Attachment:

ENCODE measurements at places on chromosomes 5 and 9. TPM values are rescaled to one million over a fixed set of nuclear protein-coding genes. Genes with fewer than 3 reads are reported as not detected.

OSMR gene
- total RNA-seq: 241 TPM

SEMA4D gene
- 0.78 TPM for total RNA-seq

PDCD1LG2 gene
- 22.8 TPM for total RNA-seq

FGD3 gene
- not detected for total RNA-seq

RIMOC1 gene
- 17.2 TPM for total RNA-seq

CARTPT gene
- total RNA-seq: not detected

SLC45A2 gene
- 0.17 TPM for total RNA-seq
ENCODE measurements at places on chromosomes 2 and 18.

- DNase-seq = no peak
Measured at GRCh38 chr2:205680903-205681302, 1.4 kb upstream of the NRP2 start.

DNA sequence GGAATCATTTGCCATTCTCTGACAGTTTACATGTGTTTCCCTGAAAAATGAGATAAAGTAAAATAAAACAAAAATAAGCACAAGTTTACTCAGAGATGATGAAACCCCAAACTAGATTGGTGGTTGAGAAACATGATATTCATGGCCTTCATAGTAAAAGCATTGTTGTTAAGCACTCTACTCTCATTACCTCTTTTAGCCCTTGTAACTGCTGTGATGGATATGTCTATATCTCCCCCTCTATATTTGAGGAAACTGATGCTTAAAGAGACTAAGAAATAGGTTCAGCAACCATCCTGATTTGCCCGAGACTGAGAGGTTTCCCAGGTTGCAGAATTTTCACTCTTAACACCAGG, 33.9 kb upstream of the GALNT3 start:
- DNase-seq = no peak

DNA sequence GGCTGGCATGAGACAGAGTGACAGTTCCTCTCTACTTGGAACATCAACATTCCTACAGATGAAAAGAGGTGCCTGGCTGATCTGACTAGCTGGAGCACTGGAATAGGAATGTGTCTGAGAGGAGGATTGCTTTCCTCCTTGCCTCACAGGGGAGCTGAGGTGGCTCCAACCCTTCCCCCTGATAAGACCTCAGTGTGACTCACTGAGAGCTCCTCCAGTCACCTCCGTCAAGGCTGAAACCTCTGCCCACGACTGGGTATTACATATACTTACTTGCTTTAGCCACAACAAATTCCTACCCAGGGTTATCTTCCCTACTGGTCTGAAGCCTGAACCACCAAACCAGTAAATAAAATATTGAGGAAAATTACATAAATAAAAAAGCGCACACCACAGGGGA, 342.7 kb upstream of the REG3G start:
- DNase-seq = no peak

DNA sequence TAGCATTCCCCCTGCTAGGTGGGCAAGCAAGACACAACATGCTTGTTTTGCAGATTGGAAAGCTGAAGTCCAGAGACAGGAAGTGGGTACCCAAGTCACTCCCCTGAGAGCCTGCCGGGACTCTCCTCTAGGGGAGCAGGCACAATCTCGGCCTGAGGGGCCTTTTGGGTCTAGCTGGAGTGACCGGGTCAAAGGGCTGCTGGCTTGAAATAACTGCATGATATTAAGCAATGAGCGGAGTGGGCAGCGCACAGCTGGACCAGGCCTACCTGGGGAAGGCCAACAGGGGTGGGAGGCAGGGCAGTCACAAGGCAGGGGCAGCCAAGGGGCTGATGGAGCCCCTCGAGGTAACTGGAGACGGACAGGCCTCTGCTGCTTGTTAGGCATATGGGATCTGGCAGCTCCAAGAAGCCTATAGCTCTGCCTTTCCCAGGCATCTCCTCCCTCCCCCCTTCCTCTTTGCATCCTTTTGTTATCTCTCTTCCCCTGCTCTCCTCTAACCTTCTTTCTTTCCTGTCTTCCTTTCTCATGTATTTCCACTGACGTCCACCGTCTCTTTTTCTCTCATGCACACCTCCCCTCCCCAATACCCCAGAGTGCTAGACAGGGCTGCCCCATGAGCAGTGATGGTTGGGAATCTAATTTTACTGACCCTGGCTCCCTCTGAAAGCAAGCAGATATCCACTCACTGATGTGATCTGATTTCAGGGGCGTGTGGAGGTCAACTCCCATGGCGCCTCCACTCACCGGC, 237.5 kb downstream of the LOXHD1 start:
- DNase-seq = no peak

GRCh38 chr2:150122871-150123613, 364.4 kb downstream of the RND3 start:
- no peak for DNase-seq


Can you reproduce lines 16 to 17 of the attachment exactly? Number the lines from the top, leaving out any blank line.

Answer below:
ENCODE measurements at places on chromosomes 2 and 18.

- DNase-seq = no peak